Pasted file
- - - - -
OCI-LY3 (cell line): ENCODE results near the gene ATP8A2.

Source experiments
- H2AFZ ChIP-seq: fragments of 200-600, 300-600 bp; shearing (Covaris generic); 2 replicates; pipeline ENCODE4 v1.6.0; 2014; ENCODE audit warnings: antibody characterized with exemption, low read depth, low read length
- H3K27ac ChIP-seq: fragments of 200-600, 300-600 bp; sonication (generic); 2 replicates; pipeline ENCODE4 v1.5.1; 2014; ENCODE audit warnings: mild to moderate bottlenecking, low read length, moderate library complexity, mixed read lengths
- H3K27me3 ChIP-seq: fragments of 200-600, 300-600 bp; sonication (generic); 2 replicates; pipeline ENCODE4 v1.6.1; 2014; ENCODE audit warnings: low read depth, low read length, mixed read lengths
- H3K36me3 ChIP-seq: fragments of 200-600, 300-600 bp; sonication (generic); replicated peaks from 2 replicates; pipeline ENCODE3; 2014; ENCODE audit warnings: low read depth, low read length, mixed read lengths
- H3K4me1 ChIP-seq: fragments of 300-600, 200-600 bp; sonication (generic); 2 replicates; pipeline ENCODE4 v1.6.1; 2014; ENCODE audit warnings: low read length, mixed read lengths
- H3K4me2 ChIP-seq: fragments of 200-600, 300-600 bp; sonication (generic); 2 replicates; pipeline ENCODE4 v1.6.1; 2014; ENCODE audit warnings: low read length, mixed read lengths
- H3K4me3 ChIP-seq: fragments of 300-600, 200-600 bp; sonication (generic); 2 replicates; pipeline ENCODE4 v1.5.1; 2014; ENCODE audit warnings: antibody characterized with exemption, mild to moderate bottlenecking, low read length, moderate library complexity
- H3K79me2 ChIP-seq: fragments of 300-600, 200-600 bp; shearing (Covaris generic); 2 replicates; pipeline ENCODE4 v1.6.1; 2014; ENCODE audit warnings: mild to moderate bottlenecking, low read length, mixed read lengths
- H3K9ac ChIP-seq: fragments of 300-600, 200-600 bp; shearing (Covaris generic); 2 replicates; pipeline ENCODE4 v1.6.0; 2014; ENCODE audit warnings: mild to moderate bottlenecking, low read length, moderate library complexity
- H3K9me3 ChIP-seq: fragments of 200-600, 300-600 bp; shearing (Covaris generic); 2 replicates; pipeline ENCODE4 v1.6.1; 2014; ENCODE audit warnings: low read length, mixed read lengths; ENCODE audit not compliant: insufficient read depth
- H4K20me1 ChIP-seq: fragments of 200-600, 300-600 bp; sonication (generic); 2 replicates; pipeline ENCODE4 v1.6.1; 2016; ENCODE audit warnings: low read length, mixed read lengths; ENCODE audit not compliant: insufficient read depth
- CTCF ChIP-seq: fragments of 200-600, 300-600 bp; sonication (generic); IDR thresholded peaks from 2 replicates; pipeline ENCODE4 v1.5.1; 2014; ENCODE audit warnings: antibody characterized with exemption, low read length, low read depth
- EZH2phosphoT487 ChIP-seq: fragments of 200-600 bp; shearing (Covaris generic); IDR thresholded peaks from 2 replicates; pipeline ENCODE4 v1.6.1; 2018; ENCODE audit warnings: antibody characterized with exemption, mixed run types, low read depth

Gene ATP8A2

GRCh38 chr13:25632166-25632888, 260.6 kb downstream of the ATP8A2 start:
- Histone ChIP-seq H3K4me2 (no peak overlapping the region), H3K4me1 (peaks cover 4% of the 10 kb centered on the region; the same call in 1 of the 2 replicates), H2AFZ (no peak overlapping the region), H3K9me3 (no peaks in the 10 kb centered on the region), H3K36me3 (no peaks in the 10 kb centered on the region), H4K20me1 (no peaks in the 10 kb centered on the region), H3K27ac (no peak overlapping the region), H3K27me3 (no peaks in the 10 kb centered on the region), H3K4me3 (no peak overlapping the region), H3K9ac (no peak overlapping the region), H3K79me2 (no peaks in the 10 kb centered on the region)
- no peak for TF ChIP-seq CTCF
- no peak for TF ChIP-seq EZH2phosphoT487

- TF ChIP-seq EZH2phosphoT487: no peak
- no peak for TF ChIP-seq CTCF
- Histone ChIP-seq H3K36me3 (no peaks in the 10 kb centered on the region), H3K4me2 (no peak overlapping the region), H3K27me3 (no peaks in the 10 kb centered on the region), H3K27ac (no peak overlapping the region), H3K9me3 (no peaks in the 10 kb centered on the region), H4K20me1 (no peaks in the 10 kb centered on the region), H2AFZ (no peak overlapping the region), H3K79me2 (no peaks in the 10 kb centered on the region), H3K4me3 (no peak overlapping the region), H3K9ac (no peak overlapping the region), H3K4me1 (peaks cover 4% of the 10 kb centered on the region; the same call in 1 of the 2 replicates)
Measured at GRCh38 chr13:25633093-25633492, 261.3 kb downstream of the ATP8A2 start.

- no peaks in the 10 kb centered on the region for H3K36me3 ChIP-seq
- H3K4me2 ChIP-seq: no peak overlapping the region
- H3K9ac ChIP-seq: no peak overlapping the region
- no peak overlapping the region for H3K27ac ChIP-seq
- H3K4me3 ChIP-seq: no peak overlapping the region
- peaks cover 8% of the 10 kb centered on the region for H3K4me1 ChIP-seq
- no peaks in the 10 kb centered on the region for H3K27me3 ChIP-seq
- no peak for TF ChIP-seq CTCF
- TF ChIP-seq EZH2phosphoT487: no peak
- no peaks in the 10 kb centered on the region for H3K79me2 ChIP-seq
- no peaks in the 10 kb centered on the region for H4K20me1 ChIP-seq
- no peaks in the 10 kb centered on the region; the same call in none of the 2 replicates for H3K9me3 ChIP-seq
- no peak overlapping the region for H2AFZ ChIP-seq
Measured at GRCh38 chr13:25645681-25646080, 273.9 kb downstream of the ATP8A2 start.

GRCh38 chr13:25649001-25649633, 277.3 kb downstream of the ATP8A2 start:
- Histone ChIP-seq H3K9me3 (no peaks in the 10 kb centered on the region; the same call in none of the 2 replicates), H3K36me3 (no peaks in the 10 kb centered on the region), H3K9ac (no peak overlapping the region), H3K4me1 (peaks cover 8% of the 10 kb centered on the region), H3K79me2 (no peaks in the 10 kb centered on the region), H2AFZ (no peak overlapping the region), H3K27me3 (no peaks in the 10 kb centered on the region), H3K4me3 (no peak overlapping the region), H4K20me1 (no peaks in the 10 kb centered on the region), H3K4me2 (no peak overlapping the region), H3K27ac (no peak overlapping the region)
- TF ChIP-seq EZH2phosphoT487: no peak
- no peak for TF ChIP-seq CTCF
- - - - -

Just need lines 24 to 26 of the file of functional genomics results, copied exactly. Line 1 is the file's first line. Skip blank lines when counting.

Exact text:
Measured at GRCh38 chr13:25633093-25633492, 261.3 kb downstream of the ATP8A2 start.

- no peaks in the 10 kb centered on the region for H3K36me3 ChIP-seq
- H3K4me2 ChIP-seq: no peak overlapping the region